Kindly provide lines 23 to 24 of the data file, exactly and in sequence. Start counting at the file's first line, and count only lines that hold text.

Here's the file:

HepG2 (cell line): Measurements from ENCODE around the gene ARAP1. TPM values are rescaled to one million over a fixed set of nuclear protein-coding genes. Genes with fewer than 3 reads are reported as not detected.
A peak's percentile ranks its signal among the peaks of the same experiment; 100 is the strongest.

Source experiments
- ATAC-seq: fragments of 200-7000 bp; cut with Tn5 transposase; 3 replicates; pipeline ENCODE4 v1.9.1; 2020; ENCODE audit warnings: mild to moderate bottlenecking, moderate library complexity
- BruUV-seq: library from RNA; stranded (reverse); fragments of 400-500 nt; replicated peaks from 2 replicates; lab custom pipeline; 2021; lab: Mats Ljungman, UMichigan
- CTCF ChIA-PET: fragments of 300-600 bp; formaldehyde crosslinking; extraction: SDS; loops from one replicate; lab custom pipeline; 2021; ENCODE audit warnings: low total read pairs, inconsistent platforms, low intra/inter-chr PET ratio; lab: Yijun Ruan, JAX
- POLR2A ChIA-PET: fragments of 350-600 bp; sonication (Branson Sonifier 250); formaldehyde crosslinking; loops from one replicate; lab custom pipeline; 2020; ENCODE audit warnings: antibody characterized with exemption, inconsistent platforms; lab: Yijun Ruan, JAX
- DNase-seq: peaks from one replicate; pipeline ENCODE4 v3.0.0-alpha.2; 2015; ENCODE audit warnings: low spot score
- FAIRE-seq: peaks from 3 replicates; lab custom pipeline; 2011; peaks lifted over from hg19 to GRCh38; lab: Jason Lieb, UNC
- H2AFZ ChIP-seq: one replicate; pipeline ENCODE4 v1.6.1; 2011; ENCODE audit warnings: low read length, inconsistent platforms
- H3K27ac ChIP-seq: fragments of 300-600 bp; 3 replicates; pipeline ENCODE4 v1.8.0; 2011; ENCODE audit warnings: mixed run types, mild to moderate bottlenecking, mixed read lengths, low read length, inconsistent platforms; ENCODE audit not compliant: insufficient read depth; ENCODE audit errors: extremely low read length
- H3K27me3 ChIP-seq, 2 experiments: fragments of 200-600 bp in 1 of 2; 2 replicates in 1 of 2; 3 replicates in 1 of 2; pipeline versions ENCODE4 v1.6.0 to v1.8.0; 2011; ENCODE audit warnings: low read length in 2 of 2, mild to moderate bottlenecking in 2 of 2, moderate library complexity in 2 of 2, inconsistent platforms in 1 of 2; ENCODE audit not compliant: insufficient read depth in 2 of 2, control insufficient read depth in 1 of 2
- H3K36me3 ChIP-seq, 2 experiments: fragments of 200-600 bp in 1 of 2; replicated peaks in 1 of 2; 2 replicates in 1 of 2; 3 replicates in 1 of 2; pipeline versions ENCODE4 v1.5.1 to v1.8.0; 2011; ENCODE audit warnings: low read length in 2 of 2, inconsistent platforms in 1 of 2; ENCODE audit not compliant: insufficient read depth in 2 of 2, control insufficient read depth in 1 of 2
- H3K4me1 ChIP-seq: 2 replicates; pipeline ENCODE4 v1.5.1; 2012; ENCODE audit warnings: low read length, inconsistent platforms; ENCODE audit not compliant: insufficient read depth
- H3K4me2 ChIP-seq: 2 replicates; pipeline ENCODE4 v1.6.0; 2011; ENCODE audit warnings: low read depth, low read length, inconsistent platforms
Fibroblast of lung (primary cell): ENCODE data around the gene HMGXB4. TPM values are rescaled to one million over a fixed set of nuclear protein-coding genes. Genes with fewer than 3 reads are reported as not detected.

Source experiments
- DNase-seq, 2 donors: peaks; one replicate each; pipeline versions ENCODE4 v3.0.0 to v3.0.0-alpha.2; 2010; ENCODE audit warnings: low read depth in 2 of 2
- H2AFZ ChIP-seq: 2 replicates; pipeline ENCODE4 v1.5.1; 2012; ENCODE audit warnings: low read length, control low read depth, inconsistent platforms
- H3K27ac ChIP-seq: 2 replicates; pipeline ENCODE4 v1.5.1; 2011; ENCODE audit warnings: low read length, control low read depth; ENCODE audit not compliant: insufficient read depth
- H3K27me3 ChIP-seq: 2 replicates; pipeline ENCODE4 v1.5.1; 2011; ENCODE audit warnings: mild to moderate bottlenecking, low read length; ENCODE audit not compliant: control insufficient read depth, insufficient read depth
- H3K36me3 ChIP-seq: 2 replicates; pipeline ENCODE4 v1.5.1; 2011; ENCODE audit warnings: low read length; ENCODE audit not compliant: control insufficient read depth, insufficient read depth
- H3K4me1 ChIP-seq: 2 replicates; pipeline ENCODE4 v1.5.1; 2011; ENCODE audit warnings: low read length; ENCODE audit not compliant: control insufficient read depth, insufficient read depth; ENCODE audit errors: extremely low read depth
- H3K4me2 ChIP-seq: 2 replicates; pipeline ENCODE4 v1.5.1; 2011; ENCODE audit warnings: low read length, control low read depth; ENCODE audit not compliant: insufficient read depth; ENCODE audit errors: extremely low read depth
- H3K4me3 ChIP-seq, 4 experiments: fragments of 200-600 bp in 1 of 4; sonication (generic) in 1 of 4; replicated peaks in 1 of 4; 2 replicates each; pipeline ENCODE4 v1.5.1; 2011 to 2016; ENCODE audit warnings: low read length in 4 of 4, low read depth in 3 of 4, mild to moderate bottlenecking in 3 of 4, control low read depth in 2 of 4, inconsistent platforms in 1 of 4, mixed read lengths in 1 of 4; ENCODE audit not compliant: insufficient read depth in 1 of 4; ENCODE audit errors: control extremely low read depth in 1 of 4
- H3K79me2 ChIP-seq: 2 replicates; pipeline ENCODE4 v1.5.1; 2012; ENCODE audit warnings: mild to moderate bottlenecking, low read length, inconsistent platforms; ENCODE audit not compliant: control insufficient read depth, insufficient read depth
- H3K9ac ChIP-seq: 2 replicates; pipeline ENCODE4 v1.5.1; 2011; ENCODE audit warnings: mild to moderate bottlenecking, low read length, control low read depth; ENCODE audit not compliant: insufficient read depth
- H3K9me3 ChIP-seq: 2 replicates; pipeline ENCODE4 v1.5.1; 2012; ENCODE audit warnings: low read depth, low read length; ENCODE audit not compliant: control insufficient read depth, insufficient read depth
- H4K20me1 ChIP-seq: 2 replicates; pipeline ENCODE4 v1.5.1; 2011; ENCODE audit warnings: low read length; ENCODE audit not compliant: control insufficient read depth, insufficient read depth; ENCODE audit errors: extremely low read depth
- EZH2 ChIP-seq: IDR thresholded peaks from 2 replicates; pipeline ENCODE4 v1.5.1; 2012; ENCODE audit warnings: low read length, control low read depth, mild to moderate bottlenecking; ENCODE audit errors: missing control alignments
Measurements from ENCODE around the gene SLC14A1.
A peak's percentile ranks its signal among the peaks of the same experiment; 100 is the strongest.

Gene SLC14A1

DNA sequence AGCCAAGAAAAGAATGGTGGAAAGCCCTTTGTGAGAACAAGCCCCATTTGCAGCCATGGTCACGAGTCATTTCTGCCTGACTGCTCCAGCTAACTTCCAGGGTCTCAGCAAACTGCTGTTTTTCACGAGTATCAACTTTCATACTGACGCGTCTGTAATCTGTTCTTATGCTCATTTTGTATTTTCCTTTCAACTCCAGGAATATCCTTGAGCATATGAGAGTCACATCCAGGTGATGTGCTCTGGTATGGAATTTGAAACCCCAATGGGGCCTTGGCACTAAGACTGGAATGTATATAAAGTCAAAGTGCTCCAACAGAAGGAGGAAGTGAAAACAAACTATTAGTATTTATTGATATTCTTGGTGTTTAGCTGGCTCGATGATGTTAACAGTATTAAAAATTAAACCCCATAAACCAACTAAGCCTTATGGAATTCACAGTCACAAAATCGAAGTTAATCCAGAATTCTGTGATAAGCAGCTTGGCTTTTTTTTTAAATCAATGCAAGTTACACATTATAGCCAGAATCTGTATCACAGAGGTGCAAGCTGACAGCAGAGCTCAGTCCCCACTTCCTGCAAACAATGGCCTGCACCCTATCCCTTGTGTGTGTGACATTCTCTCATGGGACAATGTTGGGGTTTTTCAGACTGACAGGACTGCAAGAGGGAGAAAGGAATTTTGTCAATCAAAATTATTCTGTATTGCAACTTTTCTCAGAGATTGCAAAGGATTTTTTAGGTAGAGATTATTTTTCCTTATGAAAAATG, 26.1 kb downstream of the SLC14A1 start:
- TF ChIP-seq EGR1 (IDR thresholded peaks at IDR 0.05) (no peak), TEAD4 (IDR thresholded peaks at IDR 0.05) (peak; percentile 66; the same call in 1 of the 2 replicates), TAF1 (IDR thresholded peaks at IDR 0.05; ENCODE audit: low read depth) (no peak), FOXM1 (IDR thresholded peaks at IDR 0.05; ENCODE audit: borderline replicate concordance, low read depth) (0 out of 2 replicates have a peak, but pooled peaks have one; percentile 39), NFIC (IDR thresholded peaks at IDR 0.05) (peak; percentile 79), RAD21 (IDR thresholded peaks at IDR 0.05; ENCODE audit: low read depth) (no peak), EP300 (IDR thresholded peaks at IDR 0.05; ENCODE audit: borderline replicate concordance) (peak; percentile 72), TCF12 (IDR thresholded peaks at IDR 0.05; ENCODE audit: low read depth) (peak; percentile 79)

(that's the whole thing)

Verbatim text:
- H3K4me1 ChIP-seq: 2 replicates; pipeline ENCODE4 v1.5.1; 2011; ENCODE audit warnings: low read length; ENCODE audit not compliant: control insufficient read depth, insufficient read depth; ENCODE audit errors: extremely low read depth
- H3K4me2 ChIP-seq: 2 replicates; pipeline ENCODE4 v1.5.1; 2011; ENCODE audit warnings: low read length, control low read depth; ENCODE audit not compliant: insufficient read depth; ENCODE audit errors: extremely low read depth